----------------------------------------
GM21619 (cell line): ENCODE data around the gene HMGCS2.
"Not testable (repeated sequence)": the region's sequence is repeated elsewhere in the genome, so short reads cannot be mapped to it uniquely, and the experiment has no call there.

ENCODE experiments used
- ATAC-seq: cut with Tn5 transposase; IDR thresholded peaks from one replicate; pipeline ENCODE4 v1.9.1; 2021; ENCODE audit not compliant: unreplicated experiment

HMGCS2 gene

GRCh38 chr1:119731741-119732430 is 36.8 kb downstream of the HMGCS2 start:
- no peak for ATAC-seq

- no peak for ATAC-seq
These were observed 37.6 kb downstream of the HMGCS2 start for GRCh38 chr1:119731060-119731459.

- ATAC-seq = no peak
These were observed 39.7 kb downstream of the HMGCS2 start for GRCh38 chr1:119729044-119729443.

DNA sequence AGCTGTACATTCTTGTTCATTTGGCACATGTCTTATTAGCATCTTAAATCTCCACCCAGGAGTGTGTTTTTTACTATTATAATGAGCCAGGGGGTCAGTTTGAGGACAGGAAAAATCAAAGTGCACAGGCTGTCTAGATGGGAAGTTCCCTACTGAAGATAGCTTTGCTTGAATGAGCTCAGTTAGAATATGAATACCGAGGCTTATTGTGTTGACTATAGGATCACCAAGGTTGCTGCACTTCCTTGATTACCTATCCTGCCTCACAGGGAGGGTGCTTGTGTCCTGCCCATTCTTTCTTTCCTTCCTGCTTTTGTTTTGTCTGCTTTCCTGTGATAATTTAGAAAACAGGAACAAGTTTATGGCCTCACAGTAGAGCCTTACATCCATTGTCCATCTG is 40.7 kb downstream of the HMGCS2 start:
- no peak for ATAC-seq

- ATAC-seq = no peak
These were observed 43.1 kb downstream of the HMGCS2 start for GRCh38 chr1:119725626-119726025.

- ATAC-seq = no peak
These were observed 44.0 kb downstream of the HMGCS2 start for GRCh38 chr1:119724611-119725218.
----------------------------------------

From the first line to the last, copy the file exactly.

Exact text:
GM21619 (cell line): ENCODE data around the gene HMGCS2.
"Not testable (repeated sequence)": the region's sequence is repeated elsewhere in the genome, so short reads cannot be mapped to it uniquely, and the experiment has no call there.

ENCODE experiments used
- ATAC-seq: cut with Tn5 transposase; IDR thresholded peaks from one replicate; pipeline ENCODE4 v1.9.1; 2021; ENCODE audit not compliant: unreplicated experiment

HMGCS2 gene

GRCh38 chr1:119731741-119732430 is 36.8 kb downstream of the HMGCS2 start:
- no peak for ATAC-seq

- no peak for ATAC-seq
These were observed 37.6 kb downstream of the HMGCS2 start for GRCh38 chr1:119731060-119731459.

- ATAC-seq = no peak
These were observed 39.7 kb downstream of the HMGCS2 start for GRCh38 chr1:119729044-119729443.

DNA sequence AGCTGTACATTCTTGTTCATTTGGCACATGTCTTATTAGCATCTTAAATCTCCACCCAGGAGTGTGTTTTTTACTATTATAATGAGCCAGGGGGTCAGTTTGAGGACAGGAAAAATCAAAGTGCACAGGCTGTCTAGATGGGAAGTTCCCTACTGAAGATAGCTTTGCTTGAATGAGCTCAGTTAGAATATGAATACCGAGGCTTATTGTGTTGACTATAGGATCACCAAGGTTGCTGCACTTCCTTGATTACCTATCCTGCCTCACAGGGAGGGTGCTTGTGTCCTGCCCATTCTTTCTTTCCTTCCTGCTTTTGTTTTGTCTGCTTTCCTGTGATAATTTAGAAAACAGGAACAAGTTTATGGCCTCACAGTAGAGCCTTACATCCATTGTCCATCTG is 40.7 kb downstream of the HMGCS2 start:
- no peak for ATAC-seq

- ATAC-seq = no peak
These were observed 43.1 kb downstream of the HMGCS2 start for GRCh38 chr1:119725626-119726025.

- ATAC-seq = no peak
These were observed 44.0 kb downstream of the HMGCS2 start for GRCh38 chr1:119724611-119725218.